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New Year’s Eve

In Japan, there are no fireworks to welcome the new year. Instead, people visit temples. I had originally planned to only go to a small local temple but my colleague invited me to visit Chion-in with him and his four year old son. Chion-in is a Buddhist temple located in Gion, one of the areas traditionally associated with Geisha. It distinguishes itself from other temples with an amazing bell. It weighs about 70 tons and on new year’s eve is hit 108 times with a huge beam operated by 17 monks. According to Buddhist tradition, each of the hits cleanses people from one of the 108 sins of humanity. The ceremony starts at 10:40 and ends around midnight with about one hit per minute. Supposedly, 30,000 people come to see this spectacle every year.

Chion-in sits on the flanks of a hill overlooking Kyoto. The best way to the temple is by going through the gates of Yasaka Shrine and then walking up the hill. We arrived in front of Yasaka Shrine by bus at around 10 o’clock. We were surrounded by crowds moving towards the shrine. We followed them on a meandering path up the hill and took in the atmosphere. Left and right the path was lined with food stalls, lit by lampions, selling grilled meats, fish, squid, corn cobs and noodles, baked octopus balls, french fries, and pancakes filled with custard or sweet beans.

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We came upon Chion-in Temple. The queue for the bell started at its right-hand side, went around the temple and further up the hill. We stood in line. Slowly, slowly we proceeded. After some time we could hear the bell ringing. Minute by minute passed and we got more nervous with every hit. To make matters worse the guards had stopped allowing people into the queue shortly after us, indicating that they considered it hopeless to stand in line after that point. When we had arrived at Yasaka Shrine we had liked our chances, but the walk around the food stalls had taken longer than expected.

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At the top of the hill we had to make a u-turn and walk back down, and then around the left-hand side of the temple. In the end we had completely circumvented the temple before going in. Shortly before stepping through the gates of the temple grounds, a murmur went through the crowd and midnight came.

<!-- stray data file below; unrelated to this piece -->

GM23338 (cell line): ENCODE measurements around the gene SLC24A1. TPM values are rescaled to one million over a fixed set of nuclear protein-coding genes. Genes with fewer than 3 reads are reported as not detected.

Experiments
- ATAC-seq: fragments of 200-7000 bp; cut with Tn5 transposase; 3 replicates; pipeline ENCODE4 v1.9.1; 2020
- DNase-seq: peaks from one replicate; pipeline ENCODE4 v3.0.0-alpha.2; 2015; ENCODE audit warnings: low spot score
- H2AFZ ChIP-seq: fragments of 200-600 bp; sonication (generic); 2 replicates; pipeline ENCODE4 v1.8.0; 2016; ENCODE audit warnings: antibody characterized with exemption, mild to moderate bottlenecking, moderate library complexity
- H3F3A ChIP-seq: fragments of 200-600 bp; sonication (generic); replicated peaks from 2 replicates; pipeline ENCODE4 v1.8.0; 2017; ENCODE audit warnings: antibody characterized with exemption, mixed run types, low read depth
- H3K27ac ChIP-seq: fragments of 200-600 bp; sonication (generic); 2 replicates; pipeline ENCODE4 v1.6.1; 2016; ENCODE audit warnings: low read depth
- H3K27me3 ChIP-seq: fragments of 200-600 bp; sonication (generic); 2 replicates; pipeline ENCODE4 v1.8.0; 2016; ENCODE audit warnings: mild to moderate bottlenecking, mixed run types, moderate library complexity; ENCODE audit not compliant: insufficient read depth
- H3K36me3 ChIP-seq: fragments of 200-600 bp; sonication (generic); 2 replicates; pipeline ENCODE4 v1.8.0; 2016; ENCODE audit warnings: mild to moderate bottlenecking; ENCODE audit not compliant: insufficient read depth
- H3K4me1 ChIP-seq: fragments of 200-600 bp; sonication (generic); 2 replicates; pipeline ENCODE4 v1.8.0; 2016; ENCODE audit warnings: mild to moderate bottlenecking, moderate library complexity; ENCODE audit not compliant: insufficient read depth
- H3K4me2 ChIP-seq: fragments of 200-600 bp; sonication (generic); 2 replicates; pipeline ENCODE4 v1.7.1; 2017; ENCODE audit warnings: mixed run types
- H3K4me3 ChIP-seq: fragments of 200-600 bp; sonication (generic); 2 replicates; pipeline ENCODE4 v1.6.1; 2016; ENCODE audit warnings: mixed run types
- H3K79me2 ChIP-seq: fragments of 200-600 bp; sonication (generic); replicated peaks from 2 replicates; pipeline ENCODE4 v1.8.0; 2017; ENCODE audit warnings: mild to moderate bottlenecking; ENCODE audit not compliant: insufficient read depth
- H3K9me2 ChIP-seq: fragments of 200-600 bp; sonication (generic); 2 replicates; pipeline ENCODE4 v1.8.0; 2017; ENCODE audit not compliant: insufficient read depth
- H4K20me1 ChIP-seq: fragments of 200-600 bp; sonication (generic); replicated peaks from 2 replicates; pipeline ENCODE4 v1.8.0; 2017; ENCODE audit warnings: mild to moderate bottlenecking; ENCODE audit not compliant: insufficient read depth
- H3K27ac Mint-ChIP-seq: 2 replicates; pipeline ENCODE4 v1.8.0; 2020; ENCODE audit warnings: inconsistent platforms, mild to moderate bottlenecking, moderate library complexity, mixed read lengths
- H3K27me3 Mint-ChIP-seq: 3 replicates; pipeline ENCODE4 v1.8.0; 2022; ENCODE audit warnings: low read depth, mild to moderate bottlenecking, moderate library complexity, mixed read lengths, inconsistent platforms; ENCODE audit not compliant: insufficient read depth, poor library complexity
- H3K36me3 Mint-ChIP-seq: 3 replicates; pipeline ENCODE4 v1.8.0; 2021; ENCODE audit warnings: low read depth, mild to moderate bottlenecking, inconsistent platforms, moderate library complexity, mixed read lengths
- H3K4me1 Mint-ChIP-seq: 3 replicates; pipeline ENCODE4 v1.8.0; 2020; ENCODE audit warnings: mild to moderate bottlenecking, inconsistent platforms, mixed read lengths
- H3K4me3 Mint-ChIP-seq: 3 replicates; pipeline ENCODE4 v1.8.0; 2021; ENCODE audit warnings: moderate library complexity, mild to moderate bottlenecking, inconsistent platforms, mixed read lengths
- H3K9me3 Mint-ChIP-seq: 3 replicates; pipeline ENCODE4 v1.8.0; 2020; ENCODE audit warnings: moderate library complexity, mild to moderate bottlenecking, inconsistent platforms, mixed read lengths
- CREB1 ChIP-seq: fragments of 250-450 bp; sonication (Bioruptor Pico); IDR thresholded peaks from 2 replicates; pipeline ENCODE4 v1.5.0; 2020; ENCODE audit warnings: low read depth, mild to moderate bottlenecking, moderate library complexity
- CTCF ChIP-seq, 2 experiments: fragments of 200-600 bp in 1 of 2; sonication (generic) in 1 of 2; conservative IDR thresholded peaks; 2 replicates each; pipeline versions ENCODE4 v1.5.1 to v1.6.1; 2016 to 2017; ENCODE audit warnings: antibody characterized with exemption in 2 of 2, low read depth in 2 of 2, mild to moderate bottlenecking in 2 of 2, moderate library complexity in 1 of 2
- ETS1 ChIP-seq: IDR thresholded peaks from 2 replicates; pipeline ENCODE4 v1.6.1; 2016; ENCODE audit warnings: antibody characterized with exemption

We congratulated each other, but we could not relax, yet. We had already waited in line for about 90 min, the ceremony would soon be over, and we were still nowhere near the bell. Inside the temple grounds, we still had to make our way around an arrangement of buildings, until finally, we could make out a pavilion surrounded by trees, sheltering the bell. We took a last climb, the trees gave way to a clearing and the bell was finally revealed to us.

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16 monks helped the bell’s beam to pick up momentum, while the conductor gave it the final tug with his whole body. The sound of the bell surrounded us and cleansed us of one sin. After the hit, the monks stood in a circle around the bell, bowed and left. And then I realized that we only had arrived in time to see the last hit. Only one sin lifted. I wonder which one it was.

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After visiting the temple to say goodbye to the old year it is customary to go to a Shinto shrine for the first visit of the year. Happy to have seen a hit after all, we followed the crowds down another path and came upon a small shrine tucked into the hill.

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A few people stood in line ahead of us, which gave me the opportunity to observe what I was supposed to do once it was my turn. My turn came, I gave a small offering (money), rattled a rattle the size of a basketball by tugging on its thick rope, put my hands together in a devout pose, made a wish and bowed. Some people would clap their hands once or twice after coming back up from the bow but I forgot to do that in the heat of the moment. It was still nice and the clapping didn’t seem a requirement anyway, as some had left it out. When I had made my wish, it started to snow. Then, we went down the hill and into the night.

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P.S. My colleague was not convinced about the snow, claiming it was rain, but he obviously didn’t know what he was talking about. The stuff fell down too slowly to be rain. Also, snow is more charming and that is why I was right.

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2 Comments

  1. Pingback: New Year’s Eve 2015 | Alive in Kyoto

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